Although the Factory Squad were definitely clinging on at certain points in the game, their defensive solidity and incredible work ethic throughout the 90 minutes were true testaments to the ex-Liverpool defender's coaching technique and just what his players would go through for him. 

    A 1-1 draw against the German and European should ignite this side's morale and help the Bundesliga's third-best side push on throughout the remainder of the season.

Bayern Punished for Momentary Switch off

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    Aside from the obvious disappointment of dropping two points in a neck-and-neck title race, one of Guardiola's biggest concerns about this game was the manner in which his side let Leverkusen back in the game so easily—and so quickly after they opened the scoring. 

    Although we've just commended Hyppia's side for the determination and ability to match Bayern for large periods of the game, leading up to the first goal, there was really only one football team on the pitch, and as they ran off to celebrate Toni Kroos' sublime shot, they should have jogged back in to position and made sure of the win. 

    Yet they didn't. And as we wrestle over the significance of Guardiola's Bayern dropping points again, the manager himself will be wondering just how to iron out these little creases in their game.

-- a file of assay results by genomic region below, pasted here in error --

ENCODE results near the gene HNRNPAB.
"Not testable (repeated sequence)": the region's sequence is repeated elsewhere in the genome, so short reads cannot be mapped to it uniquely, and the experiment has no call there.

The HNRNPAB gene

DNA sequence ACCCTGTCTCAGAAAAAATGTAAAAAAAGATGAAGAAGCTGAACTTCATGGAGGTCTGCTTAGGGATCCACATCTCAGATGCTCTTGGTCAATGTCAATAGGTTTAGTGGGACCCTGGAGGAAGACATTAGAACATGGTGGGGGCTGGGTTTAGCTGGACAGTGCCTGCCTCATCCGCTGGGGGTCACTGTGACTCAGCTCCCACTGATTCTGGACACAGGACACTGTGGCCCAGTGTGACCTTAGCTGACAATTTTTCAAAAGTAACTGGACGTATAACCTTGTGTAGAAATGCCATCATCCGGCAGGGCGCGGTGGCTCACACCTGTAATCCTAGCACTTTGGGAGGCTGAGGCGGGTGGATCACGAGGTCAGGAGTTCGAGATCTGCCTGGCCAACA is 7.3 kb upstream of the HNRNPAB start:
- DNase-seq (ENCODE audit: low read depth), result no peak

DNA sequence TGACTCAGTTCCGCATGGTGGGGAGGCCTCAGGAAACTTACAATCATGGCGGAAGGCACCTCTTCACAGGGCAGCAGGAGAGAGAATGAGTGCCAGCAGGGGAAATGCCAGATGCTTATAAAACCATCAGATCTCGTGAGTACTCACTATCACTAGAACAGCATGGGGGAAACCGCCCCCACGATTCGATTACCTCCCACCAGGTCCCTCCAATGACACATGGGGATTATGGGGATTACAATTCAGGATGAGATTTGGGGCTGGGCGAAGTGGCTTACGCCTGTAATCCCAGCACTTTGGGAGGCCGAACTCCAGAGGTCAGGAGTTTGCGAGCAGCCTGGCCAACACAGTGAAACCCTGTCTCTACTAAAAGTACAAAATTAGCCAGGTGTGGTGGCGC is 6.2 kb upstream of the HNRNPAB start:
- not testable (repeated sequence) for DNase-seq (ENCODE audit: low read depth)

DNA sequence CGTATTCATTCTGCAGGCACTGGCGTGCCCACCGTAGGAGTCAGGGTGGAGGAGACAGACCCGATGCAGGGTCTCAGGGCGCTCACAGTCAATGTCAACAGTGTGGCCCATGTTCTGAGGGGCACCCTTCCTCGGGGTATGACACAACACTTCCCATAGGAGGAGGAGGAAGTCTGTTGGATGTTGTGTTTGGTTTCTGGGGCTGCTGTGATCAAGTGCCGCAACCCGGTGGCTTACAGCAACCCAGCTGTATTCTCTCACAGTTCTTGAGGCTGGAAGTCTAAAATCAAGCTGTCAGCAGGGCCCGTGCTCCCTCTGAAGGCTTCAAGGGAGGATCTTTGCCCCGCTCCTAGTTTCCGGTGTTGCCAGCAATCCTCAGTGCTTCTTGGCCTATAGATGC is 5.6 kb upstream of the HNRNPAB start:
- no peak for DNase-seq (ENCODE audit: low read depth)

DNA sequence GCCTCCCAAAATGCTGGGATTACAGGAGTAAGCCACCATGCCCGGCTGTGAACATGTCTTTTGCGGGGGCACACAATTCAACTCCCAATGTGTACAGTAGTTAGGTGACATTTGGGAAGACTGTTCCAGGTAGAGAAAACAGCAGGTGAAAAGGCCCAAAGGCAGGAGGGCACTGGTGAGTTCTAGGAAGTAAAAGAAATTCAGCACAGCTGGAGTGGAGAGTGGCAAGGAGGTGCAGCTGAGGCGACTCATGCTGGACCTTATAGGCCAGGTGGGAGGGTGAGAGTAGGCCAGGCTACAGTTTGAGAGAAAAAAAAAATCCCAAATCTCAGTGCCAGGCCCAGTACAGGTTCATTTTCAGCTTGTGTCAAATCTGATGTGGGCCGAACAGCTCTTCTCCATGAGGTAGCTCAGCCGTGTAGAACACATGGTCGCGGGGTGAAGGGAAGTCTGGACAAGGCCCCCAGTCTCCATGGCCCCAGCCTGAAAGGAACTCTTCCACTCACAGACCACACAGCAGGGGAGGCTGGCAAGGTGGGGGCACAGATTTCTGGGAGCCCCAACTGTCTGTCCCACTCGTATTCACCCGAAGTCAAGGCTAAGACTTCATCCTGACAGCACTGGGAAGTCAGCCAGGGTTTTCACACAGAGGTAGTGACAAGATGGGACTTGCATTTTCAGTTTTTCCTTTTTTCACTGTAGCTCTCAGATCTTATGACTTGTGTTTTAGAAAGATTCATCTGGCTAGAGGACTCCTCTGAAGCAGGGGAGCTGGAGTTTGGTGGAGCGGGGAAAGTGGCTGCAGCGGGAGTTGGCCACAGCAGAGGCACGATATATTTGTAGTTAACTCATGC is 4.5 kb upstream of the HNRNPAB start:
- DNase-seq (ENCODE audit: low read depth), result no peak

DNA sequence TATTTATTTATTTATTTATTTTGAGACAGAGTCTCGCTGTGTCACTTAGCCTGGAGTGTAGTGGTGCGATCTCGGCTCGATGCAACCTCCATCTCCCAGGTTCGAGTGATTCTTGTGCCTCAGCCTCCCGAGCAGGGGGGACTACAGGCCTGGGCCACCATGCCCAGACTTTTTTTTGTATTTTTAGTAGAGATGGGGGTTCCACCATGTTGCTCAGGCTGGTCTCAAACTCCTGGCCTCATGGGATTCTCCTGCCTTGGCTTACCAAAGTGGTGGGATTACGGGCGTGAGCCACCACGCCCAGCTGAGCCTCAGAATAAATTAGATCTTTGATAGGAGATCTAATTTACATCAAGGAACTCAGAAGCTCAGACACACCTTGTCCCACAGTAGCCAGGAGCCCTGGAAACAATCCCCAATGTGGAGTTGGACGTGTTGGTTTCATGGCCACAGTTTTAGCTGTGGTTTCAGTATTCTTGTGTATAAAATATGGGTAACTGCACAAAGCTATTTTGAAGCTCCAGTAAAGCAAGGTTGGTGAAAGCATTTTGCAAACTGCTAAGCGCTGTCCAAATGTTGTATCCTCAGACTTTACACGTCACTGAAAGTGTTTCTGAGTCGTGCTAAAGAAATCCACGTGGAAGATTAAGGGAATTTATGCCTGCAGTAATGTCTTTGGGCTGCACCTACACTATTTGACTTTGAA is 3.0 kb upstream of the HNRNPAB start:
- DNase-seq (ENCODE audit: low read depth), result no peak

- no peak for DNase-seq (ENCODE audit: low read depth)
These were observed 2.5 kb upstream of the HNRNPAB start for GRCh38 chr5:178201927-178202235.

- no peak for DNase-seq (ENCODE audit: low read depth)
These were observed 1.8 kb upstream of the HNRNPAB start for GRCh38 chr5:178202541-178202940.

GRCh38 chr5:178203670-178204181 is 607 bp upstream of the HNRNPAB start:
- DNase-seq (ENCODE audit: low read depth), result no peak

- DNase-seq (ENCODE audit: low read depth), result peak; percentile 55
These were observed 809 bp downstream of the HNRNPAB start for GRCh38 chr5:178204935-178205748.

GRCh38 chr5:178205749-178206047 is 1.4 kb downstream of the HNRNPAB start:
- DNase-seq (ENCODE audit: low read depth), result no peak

Gotze Still Playing Second Fiddle to Old Regulars

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    Another continuing problem that Guardiola must overcome soon is the bizarre position nature of Mario Gotze's role in this squad and just who, if he is to be a first-team starter, will he be replacing. 

    As each game passes, there is a notable pattern growing amongst the broadcasters to spend more time facing the cameras towards the Bayern bench than on what is actually happening on the pitch. And this isn't something that the likes of Uli Hoeness or Karl Heinz Rummenigge can happily ignore. 

    For a club that prides itself on its financial responsibility, the consideration that Gotze may one day be considered a flop at Bayern is something that is simply unacceptable. Guardiola needs to get him in the team quickly and turn him into one of the club's brightest stars.  

Missed Opportunity to Go Top for Bayern

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    Two points lost is something that can be controlled, but a bad habit is something that can destroy a side from the inside. 

    Saturday's draw with Leverkusen will be called many things, but, perhaps, the most worrying will be the word "similar" and how it is used to compare this game to a familiar one against Freiburg not so long ago in which Bayern, again, dropped points. 

    This, of course, comes after a dismissive 1-0 over Wolfsburg last weekend, when the Bavarian stars did just enough to earn pass marks from their Munich faithful. Yet what will truly bother most fans and Pep Guardiola himself is how often such a drop in the player's levels happens over the course of a season and tournament campaign and if it will get in the way of vital silverware.